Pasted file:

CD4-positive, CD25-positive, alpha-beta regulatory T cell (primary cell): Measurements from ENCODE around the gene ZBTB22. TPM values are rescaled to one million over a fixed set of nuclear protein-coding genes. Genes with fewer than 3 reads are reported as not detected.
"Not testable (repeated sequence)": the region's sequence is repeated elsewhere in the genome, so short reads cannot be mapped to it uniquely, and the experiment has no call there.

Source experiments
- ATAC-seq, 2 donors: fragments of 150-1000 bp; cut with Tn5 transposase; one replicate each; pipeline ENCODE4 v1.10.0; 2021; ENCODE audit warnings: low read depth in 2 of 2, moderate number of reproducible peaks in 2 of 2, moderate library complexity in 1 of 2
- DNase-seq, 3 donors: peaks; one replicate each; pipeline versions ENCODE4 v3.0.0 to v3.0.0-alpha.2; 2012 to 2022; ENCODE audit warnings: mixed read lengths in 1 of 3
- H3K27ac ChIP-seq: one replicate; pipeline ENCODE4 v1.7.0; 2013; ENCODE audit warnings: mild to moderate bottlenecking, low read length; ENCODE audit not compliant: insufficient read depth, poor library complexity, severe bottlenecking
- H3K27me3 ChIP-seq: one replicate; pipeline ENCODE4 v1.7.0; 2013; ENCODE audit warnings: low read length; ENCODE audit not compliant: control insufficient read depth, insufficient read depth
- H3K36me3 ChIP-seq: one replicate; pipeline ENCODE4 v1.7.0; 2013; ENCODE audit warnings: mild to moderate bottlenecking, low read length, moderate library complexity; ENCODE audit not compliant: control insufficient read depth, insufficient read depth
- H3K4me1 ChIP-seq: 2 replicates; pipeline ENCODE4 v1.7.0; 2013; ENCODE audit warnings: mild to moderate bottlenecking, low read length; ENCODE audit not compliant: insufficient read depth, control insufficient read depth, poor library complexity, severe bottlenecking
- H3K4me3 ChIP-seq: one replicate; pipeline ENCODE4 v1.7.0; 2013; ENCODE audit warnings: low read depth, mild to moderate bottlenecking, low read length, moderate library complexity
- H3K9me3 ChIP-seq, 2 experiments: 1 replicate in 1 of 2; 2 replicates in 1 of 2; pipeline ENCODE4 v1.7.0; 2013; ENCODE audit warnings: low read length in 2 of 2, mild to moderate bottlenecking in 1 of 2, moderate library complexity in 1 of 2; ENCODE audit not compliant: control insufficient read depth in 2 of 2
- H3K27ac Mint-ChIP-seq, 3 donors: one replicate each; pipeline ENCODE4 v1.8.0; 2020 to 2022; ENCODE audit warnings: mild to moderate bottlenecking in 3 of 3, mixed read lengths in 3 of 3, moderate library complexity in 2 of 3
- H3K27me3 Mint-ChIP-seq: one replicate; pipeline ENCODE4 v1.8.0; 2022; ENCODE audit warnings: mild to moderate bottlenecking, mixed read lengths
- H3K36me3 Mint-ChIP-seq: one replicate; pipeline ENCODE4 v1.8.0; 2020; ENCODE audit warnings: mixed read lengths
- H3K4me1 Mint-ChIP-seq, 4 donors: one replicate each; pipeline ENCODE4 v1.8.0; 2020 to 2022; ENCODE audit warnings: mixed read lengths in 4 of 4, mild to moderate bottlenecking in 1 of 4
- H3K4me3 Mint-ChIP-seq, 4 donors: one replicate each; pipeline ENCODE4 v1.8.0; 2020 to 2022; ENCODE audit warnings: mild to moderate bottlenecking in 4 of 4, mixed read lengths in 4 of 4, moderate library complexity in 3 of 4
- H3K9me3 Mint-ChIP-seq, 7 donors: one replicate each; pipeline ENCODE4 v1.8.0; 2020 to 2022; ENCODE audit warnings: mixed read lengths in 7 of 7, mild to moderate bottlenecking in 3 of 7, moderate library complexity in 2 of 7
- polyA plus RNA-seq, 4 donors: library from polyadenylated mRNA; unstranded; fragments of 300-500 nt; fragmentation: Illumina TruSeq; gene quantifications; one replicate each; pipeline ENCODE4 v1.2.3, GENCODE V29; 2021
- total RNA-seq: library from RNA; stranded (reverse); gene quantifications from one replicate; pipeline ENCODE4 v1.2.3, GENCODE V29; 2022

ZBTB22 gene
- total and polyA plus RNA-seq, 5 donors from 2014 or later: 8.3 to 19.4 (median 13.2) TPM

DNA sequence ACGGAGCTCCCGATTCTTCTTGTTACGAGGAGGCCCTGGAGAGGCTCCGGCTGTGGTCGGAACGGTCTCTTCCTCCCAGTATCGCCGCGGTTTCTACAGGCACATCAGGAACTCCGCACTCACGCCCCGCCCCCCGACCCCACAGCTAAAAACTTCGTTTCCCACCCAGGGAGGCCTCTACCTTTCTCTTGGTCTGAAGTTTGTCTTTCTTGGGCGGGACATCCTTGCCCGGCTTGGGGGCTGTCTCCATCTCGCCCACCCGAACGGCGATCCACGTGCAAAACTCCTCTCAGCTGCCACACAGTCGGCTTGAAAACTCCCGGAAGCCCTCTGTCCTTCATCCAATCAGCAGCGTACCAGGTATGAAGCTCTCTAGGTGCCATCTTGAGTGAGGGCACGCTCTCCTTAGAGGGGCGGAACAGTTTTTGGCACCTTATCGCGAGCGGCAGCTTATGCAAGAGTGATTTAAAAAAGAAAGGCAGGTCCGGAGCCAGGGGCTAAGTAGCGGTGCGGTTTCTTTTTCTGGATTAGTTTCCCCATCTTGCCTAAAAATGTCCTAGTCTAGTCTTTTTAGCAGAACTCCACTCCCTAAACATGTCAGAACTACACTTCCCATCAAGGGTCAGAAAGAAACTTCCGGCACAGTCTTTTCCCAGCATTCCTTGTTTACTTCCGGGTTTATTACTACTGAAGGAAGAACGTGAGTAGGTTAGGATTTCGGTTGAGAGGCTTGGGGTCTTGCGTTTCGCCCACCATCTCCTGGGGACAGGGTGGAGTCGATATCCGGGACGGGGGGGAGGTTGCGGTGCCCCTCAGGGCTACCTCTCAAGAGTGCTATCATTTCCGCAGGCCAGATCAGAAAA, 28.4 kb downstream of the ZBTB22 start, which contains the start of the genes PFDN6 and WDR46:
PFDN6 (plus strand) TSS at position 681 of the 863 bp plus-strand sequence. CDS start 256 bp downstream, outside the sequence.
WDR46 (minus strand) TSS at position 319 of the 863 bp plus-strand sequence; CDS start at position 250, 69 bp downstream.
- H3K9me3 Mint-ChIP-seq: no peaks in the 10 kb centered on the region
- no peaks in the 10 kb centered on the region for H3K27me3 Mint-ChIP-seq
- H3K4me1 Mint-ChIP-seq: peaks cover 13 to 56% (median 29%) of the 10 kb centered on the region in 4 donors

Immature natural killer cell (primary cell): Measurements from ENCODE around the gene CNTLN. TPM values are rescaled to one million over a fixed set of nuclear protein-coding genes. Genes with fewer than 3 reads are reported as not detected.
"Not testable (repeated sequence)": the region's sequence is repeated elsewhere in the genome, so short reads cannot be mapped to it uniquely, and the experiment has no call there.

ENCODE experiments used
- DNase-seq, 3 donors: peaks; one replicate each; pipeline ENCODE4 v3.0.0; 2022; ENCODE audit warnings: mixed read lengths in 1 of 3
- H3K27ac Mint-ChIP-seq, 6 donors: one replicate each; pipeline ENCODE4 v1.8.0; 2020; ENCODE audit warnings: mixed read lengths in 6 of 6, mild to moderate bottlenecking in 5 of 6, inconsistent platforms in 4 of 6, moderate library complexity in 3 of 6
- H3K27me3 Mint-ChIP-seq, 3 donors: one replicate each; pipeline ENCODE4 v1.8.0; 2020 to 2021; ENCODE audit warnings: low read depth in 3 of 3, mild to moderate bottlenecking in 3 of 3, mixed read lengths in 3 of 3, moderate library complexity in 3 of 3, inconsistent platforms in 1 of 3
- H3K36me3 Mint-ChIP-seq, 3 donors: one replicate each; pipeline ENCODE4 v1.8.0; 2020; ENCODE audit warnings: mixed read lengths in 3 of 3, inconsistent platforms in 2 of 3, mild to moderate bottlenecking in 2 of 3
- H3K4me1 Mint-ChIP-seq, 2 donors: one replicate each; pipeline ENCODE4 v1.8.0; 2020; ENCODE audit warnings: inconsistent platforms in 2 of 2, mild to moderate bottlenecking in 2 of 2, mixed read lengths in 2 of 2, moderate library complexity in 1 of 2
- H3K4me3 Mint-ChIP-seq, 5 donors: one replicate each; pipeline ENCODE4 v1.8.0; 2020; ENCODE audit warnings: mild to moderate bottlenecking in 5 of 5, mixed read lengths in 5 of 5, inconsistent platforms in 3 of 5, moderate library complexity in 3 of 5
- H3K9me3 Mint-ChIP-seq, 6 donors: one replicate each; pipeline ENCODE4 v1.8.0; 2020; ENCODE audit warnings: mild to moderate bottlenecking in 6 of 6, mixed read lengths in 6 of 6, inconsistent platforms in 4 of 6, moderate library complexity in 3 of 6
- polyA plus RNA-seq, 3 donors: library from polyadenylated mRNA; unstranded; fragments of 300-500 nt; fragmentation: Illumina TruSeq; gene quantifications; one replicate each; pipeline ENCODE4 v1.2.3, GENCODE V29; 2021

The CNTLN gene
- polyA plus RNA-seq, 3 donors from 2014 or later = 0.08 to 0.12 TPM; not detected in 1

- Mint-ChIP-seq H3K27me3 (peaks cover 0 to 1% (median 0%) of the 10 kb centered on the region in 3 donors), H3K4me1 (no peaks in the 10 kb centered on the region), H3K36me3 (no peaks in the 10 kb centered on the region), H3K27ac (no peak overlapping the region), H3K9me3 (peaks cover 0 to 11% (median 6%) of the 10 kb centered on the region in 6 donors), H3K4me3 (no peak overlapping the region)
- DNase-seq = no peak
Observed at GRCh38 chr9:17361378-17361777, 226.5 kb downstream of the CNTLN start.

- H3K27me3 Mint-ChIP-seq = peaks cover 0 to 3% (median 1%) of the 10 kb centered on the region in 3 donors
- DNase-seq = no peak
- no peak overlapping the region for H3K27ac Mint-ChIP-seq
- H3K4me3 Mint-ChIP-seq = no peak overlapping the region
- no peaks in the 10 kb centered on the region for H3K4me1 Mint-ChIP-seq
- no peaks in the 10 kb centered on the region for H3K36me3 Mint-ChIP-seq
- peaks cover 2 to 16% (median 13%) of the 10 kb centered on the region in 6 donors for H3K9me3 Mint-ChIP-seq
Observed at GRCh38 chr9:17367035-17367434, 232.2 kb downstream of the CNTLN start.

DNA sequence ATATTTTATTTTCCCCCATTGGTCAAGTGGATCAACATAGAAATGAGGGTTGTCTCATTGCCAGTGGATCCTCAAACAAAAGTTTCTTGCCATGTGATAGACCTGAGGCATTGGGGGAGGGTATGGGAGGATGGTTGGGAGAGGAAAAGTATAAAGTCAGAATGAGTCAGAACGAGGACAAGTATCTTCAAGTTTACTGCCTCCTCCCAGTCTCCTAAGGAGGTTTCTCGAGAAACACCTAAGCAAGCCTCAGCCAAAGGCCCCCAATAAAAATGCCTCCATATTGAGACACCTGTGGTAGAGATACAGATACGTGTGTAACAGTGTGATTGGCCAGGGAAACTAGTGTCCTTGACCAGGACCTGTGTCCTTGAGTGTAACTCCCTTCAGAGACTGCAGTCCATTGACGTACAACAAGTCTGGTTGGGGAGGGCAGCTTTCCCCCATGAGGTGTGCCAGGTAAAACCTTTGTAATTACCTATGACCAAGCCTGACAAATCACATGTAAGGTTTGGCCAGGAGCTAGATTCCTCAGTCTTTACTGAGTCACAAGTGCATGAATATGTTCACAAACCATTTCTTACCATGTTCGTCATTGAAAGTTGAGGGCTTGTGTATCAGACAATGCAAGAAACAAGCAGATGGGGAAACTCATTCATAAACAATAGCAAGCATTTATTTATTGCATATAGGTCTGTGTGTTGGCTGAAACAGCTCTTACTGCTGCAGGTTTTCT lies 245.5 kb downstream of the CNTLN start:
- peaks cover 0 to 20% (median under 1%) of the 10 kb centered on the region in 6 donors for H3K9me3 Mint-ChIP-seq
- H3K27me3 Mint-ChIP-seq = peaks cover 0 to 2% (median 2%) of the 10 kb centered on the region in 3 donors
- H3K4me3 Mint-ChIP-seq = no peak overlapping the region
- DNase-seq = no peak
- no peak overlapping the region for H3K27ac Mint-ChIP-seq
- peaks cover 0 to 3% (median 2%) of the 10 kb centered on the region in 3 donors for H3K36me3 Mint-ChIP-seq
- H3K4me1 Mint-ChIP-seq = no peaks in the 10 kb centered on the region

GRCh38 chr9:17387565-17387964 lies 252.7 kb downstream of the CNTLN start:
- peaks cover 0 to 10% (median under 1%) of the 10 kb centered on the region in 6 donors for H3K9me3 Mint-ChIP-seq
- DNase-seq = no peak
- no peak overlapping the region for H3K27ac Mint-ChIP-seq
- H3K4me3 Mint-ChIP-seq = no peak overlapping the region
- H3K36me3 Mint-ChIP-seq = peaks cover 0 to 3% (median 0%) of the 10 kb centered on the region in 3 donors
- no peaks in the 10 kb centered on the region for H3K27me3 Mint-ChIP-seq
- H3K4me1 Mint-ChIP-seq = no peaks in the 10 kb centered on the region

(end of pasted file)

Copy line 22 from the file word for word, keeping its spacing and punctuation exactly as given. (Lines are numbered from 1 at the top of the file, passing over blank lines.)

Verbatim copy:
DNA sequence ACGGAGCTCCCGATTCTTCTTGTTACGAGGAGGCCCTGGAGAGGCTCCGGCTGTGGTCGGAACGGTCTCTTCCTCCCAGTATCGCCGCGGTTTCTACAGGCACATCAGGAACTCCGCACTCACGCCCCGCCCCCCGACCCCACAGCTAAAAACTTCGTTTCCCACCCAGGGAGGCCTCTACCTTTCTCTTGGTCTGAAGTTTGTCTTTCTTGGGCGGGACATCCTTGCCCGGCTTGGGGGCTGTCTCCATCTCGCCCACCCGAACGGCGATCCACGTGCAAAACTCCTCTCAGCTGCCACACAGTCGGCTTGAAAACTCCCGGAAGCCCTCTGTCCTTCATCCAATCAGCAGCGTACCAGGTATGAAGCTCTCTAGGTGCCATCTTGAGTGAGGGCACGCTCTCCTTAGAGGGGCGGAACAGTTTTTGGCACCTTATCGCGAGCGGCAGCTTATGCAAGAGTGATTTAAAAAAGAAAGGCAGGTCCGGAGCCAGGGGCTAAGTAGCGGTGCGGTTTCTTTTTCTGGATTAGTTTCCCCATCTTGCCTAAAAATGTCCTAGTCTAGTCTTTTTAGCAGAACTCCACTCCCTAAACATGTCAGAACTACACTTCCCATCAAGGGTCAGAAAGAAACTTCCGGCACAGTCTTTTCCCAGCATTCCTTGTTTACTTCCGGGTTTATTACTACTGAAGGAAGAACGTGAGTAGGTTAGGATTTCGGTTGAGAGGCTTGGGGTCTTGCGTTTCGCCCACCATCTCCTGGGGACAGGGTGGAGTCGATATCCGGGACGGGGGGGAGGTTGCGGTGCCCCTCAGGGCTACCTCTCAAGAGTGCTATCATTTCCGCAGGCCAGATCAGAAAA, 28.4 kb downstream of the ZBTB22 start, which contains the start of the genes PFDN6 and WDR46: